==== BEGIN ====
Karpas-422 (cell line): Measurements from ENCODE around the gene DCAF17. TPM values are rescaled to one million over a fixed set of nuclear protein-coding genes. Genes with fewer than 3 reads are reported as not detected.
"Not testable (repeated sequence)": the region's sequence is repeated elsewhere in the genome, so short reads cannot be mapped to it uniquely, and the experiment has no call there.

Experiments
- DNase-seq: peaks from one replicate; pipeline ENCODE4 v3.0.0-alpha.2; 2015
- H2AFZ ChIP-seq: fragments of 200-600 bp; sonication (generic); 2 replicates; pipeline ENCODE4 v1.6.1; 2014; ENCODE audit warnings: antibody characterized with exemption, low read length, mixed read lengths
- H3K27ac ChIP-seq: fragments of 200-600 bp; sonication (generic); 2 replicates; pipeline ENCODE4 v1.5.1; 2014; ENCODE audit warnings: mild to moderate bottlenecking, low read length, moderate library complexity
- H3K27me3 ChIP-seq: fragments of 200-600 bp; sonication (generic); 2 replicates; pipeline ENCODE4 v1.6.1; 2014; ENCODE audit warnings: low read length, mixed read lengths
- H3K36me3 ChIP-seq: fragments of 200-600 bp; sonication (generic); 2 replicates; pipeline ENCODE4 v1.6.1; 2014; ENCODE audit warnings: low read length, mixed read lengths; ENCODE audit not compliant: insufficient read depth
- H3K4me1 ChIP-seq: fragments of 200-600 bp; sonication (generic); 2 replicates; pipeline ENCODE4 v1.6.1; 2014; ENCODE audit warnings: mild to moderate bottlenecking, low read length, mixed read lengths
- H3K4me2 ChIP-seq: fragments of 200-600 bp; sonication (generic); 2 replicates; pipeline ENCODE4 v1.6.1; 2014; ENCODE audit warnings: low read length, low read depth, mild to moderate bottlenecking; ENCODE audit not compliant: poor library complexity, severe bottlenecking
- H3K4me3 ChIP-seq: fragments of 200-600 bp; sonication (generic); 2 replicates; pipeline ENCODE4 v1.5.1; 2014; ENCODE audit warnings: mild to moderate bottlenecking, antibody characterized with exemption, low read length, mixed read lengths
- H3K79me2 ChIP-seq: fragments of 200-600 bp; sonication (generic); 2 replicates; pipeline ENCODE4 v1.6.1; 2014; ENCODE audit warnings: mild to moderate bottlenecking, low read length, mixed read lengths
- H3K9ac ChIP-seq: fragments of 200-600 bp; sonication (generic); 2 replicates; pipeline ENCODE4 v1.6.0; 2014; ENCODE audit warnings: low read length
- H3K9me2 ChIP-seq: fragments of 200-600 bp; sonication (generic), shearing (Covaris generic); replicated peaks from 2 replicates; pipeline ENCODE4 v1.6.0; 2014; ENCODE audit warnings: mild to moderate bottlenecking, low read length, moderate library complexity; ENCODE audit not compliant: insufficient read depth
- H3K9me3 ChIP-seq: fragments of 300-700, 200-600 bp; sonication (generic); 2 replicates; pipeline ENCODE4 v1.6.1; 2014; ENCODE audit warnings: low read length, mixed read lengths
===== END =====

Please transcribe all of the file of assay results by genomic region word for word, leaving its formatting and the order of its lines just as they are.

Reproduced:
Karpas-422 (cell line): Measurements from ENCODE around the gene DCAF17. TPM values are rescaled to one million over a fixed set of nuclear protein-coding genes. Genes with fewer than 3 reads are reported as not detected.
"Not testable (repeated sequence)": the region's sequence is repeated elsewhere in the genome, so short reads cannot be mapped to it uniquely, and the experiment has no call there.

Experiments
- DNase-seq: peaks from one replicate; pipeline ENCODE4 v3.0.0-alpha.2; 2015
- H2AFZ ChIP-seq: fragments of 200-600 bp; sonication (generic); 2 replicates; pipeline ENCODE4 v1.6.1; 2014; ENCODE audit warnings: antibody characterized with exemption, low read length, mixed read lengths
- H3K27ac ChIP-seq: fragments of 200-600 bp; sonication (generic); 2 replicates; pipeline ENCODE4 v1.5.1; 2014; ENCODE audit warnings: mild to moderate bottlenecking, low read length, moderate library complexity
- H3K27me3 ChIP-seq: fragments of 200-600 bp; sonication (generic); 2 replicates; pipeline ENCODE4 v1.6.1; 2014; ENCODE audit warnings: low read length, mixed read lengths
- H3K36me3 ChIP-seq: fragments of 200-600 bp; sonication (generic); 2 replicates; pipeline ENCODE4 v1.6.1; 2014; ENCODE audit warnings: low read length, mixed read lengths; ENCODE audit not compliant: insufficient read depth
- H3K4me1 ChIP-seq: fragments of 200-600 bp; sonication (generic); 2 replicates; pipeline ENCODE4 v1.6.1; 2014; ENCODE audit warnings: mild to moderate bottlenecking, low read length, mixed read lengths
- H3K4me2 ChIP-seq: fragments of 200-600 bp; sonication (generic); 2 replicates; pipeline ENCODE4 v1.6.1; 2014; ENCODE audit warnings: low read length, low read depth, mild to moderate bottlenecking; ENCODE audit not compliant: poor library complexity, severe bottlenecking
- H3K4me3 ChIP-seq: fragments of 200-600 bp; sonication (generic); 2 replicates; pipeline ENCODE4 v1.5.1; 2014; ENCODE audit warnings: mild to moderate bottlenecking, antibody characterized with exemption, low read length, mixed read lengths
- H3K79me2 ChIP-seq: fragments of 200-600 bp; sonication (generic); 2 replicates; pipeline ENCODE4 v1.6.1; 2014; ENCODE audit warnings: mild to moderate bottlenecking, low read length, mixed read lengths
- H3K9ac ChIP-seq: fragments of 200-600 bp; sonication (generic); 2 replicates; pipeline ENCODE4 v1.6.0; 2014; ENCODE audit warnings: low read length
- H3K9me2 ChIP-seq: fragments of 200-600 bp; sonication (generic), shearing (Covaris generic); replicated peaks from 2 replicates; pipeline ENCODE4 v1.6.0; 2014; ENCODE audit warnings: mild to moderate bottlenecking, low read length, moderate library complexity; ENCODE audit not compliant: insufficient read depth
- H3K9me3 ChIP-seq: fragments of 300-700, 200-600 bp; sonication (generic); 2 replicates; pipeline ENCODE4 v1.6.1; 2014; ENCODE audit warnings: low read length, mixed read lengths